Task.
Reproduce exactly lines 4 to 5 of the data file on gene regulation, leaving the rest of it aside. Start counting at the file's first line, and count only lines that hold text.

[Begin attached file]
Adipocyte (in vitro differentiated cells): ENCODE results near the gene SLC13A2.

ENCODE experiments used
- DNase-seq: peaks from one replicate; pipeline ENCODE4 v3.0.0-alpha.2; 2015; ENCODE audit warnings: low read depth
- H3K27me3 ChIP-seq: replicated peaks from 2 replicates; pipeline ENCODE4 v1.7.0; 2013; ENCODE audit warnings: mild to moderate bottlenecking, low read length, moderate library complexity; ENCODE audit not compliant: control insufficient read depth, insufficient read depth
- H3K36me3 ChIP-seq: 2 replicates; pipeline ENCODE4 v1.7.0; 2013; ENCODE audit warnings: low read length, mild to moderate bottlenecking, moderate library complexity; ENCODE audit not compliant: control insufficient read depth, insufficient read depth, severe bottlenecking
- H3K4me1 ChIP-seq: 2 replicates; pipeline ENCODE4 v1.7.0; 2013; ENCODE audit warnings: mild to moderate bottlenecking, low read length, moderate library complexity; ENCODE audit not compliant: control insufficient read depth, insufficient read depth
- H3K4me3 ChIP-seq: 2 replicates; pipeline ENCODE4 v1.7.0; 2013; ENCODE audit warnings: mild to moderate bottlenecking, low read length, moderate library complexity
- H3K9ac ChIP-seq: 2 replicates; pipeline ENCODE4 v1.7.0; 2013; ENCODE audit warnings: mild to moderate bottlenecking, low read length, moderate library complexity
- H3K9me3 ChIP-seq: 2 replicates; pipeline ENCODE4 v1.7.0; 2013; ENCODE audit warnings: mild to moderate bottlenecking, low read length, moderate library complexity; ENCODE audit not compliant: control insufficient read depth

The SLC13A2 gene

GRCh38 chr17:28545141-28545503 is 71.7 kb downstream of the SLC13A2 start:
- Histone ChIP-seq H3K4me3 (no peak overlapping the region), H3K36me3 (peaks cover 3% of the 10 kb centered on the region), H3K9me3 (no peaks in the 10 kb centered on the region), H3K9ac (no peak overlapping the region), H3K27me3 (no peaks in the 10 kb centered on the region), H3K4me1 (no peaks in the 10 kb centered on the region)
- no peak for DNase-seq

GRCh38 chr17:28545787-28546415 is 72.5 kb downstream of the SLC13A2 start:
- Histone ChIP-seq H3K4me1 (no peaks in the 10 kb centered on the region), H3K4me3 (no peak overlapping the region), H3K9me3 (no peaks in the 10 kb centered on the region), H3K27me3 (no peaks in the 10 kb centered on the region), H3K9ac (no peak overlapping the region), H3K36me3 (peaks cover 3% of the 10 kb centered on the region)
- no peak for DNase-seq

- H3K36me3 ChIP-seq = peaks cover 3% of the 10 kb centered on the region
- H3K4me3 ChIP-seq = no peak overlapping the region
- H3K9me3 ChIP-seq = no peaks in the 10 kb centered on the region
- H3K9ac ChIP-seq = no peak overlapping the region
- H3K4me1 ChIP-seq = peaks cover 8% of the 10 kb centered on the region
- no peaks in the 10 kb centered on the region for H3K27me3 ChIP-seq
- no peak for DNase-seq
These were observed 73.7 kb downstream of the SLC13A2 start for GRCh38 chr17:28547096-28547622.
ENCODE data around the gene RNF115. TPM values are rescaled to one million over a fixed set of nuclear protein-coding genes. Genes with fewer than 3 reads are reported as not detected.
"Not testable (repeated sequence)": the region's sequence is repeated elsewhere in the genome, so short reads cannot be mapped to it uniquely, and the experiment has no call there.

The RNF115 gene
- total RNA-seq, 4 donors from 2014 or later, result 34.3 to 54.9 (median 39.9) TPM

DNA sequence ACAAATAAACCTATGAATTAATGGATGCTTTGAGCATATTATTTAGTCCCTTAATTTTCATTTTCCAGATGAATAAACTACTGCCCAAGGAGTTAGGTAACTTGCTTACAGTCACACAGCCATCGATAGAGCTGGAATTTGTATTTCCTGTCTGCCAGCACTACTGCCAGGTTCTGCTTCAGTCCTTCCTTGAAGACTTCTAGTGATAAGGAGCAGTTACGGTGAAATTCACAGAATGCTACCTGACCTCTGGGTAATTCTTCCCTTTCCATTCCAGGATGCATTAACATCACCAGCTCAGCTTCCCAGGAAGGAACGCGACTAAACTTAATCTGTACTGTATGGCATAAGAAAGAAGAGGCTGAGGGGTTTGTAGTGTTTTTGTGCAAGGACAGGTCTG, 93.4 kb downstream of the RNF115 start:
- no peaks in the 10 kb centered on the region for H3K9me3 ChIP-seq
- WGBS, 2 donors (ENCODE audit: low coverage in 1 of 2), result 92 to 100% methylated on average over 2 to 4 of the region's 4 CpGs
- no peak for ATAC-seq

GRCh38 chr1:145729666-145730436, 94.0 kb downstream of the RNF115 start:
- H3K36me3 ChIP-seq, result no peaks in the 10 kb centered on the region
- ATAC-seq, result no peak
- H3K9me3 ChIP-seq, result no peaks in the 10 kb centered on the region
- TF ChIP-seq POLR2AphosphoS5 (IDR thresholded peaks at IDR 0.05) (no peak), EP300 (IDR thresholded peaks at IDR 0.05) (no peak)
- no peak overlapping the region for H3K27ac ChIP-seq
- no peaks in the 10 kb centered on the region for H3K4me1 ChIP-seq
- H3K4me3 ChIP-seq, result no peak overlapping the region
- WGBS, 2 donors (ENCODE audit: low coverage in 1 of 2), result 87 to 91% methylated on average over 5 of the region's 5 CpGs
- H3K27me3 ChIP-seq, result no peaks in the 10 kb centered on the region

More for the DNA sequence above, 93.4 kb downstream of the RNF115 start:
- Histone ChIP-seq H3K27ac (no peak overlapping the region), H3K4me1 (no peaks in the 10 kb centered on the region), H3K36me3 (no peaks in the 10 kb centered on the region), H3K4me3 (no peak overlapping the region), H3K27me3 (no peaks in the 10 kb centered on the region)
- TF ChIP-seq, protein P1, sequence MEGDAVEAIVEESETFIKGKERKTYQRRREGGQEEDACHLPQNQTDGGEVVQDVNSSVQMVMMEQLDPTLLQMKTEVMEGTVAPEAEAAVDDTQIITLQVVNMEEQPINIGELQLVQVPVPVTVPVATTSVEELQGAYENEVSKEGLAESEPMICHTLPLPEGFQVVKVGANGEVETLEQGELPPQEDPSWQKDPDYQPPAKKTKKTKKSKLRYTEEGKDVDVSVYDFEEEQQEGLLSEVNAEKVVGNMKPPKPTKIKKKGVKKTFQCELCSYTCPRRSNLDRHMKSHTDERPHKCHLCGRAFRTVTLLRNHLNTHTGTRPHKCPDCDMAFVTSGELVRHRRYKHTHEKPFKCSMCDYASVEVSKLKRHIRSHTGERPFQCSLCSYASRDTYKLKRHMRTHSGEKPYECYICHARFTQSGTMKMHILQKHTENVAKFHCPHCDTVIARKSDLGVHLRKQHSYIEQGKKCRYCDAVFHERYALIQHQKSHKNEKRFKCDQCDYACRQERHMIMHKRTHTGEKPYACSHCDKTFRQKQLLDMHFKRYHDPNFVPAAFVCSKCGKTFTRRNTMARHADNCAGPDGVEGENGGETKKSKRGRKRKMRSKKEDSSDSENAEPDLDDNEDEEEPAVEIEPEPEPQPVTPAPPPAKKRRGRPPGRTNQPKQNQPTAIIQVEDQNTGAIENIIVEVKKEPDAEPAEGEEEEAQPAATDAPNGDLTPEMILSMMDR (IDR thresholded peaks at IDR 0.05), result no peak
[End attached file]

- H3K27me3 ChIP-seq: replicated peaks from 2 replicates; pipeline ENCODE4 v1.7.0; 2013; ENCODE audit warnings: mild to moderate bottlenecking, low read length, moderate library complexity; ENCODE audit not compliant: control insufficient read depth, insufficient read depth
- H3K36me3 ChIP-seq: 2 replicates; pipeline ENCODE4 v1.7.0; 2013; ENCODE audit warnings: low read length, mild to moderate bottlenecking, moderate library complexity; ENCODE audit not compliant: control insufficient read depth, insufficient read depth, severe bottlenecking